|Published Online: June 6, 2016||$US5.00|
Imperial College London is unusual for being the only university in the UK to offer degrees exclusively in science-based disciplines. However, the importance of the arts in developing breadth in students is recognised in an innovative, interdisciplinary programme called Imperial Horizons. Technological innovations mean that we can re-evaluate fact-driven curricula to focus instead on developing higher-order thinking skills acquired through experiential learning. We must continue to find ways of adding value to face-to-face teaching to justify students engaging in the classroom. Using the framework of experiential learning and focusing on medical education in particular, I will describe teaching initiatives using the arts to enhance creative thinking and tolerance of ambiguity. “Reflection” and “resilience” are two qualities that are “trending” in medical education. To these, I will argue, should be added a third “R”—“resonance,” which unites the rational and emotional in a state of responsive consonance. The practical application of arts education is shown in examples of art created by medical students, which demonstrates how the arts can help set up resonance between rational knowledge, imagination and emotion. Short-term and long-term feedback shows that students find engagement with the arts in this educational setting beneficial as they prepare to enter challenging professions. The implication is that this allows us to make a strong case for the continued inclusion of the arts in crowded science-based curricula, for intellectual, creative and practical reasons.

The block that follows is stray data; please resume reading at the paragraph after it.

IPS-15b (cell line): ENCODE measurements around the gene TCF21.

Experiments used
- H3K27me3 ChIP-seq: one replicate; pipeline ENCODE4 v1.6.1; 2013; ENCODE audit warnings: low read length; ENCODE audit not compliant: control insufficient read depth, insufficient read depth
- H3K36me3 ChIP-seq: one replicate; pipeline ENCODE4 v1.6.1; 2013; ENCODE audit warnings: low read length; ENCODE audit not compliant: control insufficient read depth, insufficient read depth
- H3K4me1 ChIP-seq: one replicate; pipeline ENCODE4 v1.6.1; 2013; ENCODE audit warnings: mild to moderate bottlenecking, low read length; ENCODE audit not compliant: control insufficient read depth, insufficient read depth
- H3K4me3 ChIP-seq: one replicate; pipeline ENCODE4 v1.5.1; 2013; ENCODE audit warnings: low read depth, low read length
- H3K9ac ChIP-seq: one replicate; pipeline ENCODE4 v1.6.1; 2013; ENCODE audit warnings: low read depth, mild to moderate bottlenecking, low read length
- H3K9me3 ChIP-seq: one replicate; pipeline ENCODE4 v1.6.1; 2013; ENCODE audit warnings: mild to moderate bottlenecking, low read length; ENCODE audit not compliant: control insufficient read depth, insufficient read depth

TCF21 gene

|Keywords:||STEM, Medical Education, Pedagogy, Experiential Learning|
The International Journal of Social, Political and Community Agendas in the Arts, Volume 11, Issue 4, December, 2016, pp.1-9. Article: Print (Spiral Bound). Published Online: June 6, 2016 (Article: Electronic (PDF File; 757.676KB)).
Principal Teaching Fellow, Centre for Languages, Culture and Communication, Imperial College London, London, UK